She said a party congress would have allowed Syriza to craft a plan to help Greece get rid of bailouts in the future but that the central committee’s decision was not respected.
“As far as I‘m concerned, I cannot serve this plan,” she said in a statement.
The “53+” faction’s main demand is that social policies that follow Syriza’s leftist values are included in the party’s campaign plan and that Tsipras commits to implementing them. One small faction within the group has even suggested it might join the breakaway far-left Popular Unity, Syriza officials say.
Tsipras is expected to address these concerns at a meeting this weekend of the party’s powerful central committee, whose size has temporarily been reduced to about 150 members since the far-left rebel faction broke away.
He sought to reassure the “53+” faction by telling Alpha TV in an interview that he would respect the bailout agreement but try to limit its negative impact. “We have no other choice but to implement it, looking for a way to gradually disengage from the bailout and foreign monitors,” he said.
Tsipras also rushed to praise another prominent 53+ member, the well-liked Tsakalotos, and said the former finance minister as well as former government spokesman Sakellaridis would run both for Syriza. Neither have confirmed such a move.
In Tsipras favor, however, another major party faction: the “Platform 2010” has stood by their leader and issued a statement that said: “Tsipras’ government kept the country alive, laying out the path for its exit from the crisis.”
Fifty lawmakers issued a statement on Friday backing Tsipras: “We are present, full force, for our country’s future,” they said in a statement.
But prominent individual Syriza figures who have rebelled are also creating new headaches for Tsipras. Former Deputy Finance Minister Nadia Valavani joined Popular Unity on Friday. Former parliament speaker Zoe Konstantopoulou is reportedly mulling setting up her own party, which could further eat into Tsipras’s voter base.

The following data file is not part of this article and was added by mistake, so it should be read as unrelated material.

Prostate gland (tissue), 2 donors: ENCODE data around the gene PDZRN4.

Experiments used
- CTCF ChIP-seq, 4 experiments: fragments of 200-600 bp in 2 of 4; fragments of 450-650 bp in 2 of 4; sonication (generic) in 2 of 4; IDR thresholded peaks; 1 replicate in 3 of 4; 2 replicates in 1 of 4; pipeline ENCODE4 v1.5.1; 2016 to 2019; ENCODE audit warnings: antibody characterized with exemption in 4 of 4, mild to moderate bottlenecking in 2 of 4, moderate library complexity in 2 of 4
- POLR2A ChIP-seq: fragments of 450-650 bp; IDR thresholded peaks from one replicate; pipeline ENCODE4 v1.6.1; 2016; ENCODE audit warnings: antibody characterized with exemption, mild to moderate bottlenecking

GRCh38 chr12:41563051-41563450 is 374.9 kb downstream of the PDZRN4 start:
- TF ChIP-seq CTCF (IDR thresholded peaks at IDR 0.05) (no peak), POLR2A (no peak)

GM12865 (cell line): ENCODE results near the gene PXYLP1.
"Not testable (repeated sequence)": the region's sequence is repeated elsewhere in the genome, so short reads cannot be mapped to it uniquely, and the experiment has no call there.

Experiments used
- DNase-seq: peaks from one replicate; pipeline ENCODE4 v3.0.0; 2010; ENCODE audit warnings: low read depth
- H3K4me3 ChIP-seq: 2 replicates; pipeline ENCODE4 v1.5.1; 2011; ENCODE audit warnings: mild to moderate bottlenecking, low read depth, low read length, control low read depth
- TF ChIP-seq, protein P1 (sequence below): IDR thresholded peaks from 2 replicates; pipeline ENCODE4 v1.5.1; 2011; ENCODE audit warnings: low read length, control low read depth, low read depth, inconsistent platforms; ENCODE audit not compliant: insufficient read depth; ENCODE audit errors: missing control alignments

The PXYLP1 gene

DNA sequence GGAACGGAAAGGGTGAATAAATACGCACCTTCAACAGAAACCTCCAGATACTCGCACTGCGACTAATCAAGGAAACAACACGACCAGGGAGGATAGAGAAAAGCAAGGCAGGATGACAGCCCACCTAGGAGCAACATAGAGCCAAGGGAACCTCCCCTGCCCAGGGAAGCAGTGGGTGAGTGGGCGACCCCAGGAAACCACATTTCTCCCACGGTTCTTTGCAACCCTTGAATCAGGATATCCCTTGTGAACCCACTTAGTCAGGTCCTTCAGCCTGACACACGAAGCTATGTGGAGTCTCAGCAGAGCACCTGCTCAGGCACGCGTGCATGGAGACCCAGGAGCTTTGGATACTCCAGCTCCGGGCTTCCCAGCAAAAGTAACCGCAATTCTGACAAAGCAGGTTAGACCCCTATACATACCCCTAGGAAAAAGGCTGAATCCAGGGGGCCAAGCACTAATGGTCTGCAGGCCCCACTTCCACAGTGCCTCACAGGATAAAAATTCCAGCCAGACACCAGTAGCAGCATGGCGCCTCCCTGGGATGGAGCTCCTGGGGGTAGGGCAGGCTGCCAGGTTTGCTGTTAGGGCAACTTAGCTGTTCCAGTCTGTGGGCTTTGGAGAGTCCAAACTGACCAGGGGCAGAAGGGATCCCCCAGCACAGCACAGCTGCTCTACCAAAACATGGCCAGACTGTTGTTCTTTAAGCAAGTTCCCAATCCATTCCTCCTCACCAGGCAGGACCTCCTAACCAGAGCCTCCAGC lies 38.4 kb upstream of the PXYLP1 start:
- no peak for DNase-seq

In the meantime, an open war of words has broken out between Tsipras and another former finance minister, Yanis Varoufakis. The outspoken, motorcyle-riding academic left the post last month after alienating his euro zone counterparts.
In the Alpha TV interview this week, Tsipras said Varoufakis “lost his credibility against his interlocutors” at the height of bailout negotiations and that “Varoufakis was talking but nobody paid any attention to him”.
Varoufakis - who remains popular in Greece with 27 percent of voters approving his recent actions in a poll published on Friday - shot back that Tsipras was presiding over the disintegration of his own party.
“Ι heard (Tsipras aide) Nikos Pappas saying that Syriza was toppled from within. It is true, it was toppled by its leadership,” Varoufakis told Reuters. “Its leadership decided that Syriza does not exist anymore ... Lafazanis left, there is a collapse in the morale of members, regardless of which faction they belong to.”
Editing by Jeremy Gaunt